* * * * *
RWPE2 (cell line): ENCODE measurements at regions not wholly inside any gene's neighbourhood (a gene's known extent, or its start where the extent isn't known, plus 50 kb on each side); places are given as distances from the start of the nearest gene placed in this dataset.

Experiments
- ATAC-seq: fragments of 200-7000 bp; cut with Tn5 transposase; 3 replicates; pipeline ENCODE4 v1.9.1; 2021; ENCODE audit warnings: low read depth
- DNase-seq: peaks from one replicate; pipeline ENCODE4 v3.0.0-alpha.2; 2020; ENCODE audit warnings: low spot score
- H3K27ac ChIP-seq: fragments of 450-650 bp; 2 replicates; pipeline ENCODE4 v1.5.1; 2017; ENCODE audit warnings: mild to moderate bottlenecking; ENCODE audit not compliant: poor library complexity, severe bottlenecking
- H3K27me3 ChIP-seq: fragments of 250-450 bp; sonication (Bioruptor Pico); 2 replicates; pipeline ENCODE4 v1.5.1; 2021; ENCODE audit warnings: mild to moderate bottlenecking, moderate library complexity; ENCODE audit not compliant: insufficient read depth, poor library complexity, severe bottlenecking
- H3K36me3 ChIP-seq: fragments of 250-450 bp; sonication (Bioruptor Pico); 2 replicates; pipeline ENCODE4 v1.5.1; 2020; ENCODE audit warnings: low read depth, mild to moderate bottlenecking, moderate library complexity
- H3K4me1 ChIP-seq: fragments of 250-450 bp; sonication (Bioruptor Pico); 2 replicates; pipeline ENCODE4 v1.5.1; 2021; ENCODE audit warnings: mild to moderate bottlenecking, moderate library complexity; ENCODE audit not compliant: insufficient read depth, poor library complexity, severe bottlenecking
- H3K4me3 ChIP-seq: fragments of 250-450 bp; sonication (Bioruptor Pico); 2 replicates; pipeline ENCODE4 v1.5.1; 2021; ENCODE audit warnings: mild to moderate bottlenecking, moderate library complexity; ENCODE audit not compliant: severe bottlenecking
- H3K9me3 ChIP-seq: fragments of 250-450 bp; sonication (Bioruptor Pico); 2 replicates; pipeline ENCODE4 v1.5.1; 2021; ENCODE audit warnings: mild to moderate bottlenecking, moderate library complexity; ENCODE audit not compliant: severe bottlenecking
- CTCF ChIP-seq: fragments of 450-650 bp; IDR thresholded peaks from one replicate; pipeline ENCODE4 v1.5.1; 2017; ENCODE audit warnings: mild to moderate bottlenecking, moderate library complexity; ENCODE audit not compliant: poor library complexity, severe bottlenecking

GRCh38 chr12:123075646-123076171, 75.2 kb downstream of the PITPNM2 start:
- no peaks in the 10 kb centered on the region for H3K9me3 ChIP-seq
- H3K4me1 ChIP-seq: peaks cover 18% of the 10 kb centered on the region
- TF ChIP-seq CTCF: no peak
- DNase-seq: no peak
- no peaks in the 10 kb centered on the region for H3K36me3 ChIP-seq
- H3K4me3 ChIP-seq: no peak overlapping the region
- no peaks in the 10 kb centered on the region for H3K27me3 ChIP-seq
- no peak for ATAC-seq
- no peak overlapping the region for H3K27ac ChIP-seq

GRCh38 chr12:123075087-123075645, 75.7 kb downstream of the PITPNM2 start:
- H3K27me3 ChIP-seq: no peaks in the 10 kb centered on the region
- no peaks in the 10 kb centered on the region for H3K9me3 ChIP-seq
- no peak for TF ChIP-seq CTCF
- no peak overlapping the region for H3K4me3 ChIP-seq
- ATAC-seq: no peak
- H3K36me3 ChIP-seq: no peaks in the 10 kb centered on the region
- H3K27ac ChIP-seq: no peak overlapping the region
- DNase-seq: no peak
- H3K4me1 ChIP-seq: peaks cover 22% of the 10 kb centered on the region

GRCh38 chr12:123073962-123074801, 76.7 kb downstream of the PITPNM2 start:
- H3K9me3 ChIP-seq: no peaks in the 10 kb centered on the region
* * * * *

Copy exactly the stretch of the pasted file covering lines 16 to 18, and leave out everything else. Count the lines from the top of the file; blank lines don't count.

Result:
- DNase-seq: no peak
- no peaks in the 10 kb centered on the region for H3K36me3 ChIP-seq
- H3K4me3 ChIP-seq: no peak overlapping the region